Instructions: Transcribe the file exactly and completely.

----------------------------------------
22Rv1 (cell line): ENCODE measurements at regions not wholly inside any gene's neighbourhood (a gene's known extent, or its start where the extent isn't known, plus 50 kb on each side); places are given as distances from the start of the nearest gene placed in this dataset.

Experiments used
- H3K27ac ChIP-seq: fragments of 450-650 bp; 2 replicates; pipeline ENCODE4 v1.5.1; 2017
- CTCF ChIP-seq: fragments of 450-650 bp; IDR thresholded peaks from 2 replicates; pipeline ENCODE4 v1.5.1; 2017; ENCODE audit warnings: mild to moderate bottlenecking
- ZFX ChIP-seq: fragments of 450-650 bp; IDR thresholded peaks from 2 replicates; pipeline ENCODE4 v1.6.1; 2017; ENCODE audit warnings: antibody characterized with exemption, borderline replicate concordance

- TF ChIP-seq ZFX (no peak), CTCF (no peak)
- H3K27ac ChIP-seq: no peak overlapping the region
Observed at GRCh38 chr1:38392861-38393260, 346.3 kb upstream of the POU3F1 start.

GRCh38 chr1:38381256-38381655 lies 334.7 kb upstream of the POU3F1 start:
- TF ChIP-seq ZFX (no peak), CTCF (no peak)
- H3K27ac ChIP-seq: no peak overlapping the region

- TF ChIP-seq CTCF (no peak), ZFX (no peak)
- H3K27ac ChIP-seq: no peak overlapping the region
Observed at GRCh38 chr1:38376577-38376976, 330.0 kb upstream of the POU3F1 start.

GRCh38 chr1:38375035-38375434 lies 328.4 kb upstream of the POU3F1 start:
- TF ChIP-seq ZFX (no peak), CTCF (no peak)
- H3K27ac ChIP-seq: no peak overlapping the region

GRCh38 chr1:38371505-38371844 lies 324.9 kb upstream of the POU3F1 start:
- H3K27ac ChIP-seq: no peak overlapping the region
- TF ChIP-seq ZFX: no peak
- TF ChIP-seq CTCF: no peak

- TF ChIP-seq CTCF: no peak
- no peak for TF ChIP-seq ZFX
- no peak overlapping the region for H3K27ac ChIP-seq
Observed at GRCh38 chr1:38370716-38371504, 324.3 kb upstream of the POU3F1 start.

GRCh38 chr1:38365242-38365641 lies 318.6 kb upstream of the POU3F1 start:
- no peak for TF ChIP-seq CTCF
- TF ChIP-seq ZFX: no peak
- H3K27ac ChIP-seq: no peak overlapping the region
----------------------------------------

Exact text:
22Rv1 (cell line): ENCODE measurements at regions not wholly inside any gene's neighbourhood (a gene's known extent, or its start where the extent isn't known, plus 50 kb on each side); places are given as distances from the start of the nearest gene placed in this dataset.

Experiments used
- H3K27ac ChIP-seq: fragments of 450-650 bp; 2 replicates; pipeline ENCODE4 v1.5.1; 2017
- CTCF ChIP-seq: fragments of 450-650 bp; IDR thresholded peaks from 2 replicates; pipeline ENCODE4 v1.5.1; 2017; ENCODE audit warnings: mild to moderate bottlenecking
- ZFX ChIP-seq: fragments of 450-650 bp; IDR thresholded peaks from 2 replicates; pipeline ENCODE4 v1.6.1; 2017; ENCODE audit warnings: antibody characterized with exemption, borderline replicate concordance

- TF ChIP-seq ZFX (no peak), CTCF (no peak)
- H3K27ac ChIP-seq: no peak overlapping the region
Observed at GRCh38 chr1:38392861-38393260, 346.3 kb upstream of the POU3F1 start.

GRCh38 chr1:38381256-38381655 lies 334.7 kb upstream of the POU3F1 start:
- TF ChIP-seq ZFX (no peak), CTCF (no peak)
- H3K27ac ChIP-seq: no peak overlapping the region

- TF ChIP-seq CTCF (no peak), ZFX (no peak)
- H3K27ac ChIP-seq: no peak overlapping the region
Observed at GRCh38 chr1:38376577-38376976, 330.0 kb upstream of the POU3F1 start.

GRCh38 chr1:38375035-38375434 lies 328.4 kb upstream of the POU3F1 start:
- TF ChIP-seq ZFX (no peak), CTCF (no peak)
- H3K27ac ChIP-seq: no peak overlapping the region

GRCh38 chr1:38371505-38371844 lies 324.9 kb upstream of the POU3F1 start:
- H3K27ac ChIP-seq: no peak overlapping the region
- TF ChIP-seq ZFX: no peak
- TF ChIP-seq CTCF: no peak

- TF ChIP-seq CTCF: no peak
- no peak for TF ChIP-seq ZFX
- no peak overlapping the region for H3K27ac ChIP-seq
Observed at GRCh38 chr1:38370716-38371504, 324.3 kb upstream of the POU3F1 start.

GRCh38 chr1:38365242-38365641 lies 318.6 kb upstream of the POU3F1 start:
- no peak for TF ChIP-seq CTCF
- TF ChIP-seq ZFX: no peak
- H3K27ac ChIP-seq: no peak overlapping the region